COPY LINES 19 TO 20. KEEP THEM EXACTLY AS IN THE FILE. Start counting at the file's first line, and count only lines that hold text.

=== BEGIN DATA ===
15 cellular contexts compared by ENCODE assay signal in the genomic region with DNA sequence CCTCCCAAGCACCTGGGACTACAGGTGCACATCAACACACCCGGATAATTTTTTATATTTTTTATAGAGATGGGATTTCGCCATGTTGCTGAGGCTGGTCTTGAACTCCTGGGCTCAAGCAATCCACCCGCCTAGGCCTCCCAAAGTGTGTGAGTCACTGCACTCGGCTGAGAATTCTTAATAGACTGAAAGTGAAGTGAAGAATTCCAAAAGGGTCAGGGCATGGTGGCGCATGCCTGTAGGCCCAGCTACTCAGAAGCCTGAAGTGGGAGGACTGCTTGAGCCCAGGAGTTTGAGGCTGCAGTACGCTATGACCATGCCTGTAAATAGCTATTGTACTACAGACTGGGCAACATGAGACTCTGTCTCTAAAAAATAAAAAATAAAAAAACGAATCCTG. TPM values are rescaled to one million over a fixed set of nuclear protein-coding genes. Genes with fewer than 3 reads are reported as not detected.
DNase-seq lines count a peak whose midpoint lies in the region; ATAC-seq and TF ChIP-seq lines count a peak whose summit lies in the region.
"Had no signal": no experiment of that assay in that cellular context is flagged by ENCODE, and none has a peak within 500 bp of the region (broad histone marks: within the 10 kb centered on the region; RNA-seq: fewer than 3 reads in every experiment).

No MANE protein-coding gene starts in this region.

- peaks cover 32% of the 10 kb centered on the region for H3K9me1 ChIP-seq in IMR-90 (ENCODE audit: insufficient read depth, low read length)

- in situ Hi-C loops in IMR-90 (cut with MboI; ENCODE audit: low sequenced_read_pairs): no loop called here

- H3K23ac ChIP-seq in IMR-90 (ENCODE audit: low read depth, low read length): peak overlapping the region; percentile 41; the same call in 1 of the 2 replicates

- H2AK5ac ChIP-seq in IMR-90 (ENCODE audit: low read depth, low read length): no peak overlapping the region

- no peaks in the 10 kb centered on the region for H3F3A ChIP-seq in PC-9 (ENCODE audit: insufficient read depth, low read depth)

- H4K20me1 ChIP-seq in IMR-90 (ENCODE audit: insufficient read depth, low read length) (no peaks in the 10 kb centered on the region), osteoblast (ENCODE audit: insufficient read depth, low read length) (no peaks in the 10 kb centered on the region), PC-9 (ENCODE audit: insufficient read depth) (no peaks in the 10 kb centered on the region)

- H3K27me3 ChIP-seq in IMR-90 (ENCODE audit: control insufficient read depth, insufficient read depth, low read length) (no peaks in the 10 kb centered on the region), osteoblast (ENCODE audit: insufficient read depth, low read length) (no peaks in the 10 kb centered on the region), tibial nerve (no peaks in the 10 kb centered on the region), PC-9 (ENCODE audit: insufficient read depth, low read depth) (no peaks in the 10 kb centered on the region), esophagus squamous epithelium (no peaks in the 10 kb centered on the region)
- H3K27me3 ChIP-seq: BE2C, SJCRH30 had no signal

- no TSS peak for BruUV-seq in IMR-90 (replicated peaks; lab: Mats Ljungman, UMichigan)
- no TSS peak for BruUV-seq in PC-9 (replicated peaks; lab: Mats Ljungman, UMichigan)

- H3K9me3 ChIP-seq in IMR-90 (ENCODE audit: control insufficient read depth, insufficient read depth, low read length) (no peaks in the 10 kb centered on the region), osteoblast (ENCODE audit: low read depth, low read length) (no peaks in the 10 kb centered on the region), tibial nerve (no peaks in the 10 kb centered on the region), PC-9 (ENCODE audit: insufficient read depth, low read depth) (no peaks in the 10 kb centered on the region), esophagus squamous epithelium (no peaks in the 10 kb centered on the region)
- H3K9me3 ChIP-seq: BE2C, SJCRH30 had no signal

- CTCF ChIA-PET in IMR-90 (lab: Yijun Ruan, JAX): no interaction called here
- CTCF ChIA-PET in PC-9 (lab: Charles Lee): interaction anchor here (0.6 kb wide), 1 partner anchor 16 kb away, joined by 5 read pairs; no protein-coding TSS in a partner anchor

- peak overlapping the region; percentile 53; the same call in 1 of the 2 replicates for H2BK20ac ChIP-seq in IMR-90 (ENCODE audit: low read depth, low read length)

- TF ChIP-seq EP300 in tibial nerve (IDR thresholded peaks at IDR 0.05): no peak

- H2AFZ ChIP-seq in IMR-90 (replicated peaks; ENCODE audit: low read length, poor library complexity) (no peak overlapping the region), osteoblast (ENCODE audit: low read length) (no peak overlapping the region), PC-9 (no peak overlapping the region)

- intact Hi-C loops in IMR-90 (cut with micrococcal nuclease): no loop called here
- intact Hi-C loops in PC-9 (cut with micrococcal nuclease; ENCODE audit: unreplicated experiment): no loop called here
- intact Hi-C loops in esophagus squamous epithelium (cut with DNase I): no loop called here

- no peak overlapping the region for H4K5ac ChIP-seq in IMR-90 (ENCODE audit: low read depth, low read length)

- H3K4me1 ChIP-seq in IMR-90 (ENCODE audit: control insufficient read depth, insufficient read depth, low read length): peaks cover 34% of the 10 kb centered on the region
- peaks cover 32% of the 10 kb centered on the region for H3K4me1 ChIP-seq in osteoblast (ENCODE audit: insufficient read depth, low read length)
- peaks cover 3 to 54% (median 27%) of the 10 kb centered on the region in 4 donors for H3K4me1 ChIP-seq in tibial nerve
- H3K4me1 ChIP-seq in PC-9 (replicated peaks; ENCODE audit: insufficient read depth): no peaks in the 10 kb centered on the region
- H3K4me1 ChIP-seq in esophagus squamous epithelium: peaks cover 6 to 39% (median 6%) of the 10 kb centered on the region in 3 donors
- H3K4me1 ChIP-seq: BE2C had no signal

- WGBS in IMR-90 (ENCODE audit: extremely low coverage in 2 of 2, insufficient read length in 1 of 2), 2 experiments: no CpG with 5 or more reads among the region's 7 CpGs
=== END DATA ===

- peak overlapping the region; percentile 53; the same call in 1 of the 2 replicates for H2BK20ac ChIP-seq in IMR-90 (ENCODE audit: low read depth, low read length)

- TF ChIP-seq EP300 in tibial nerve (IDR thresholded peaks at IDR 0.05): no peak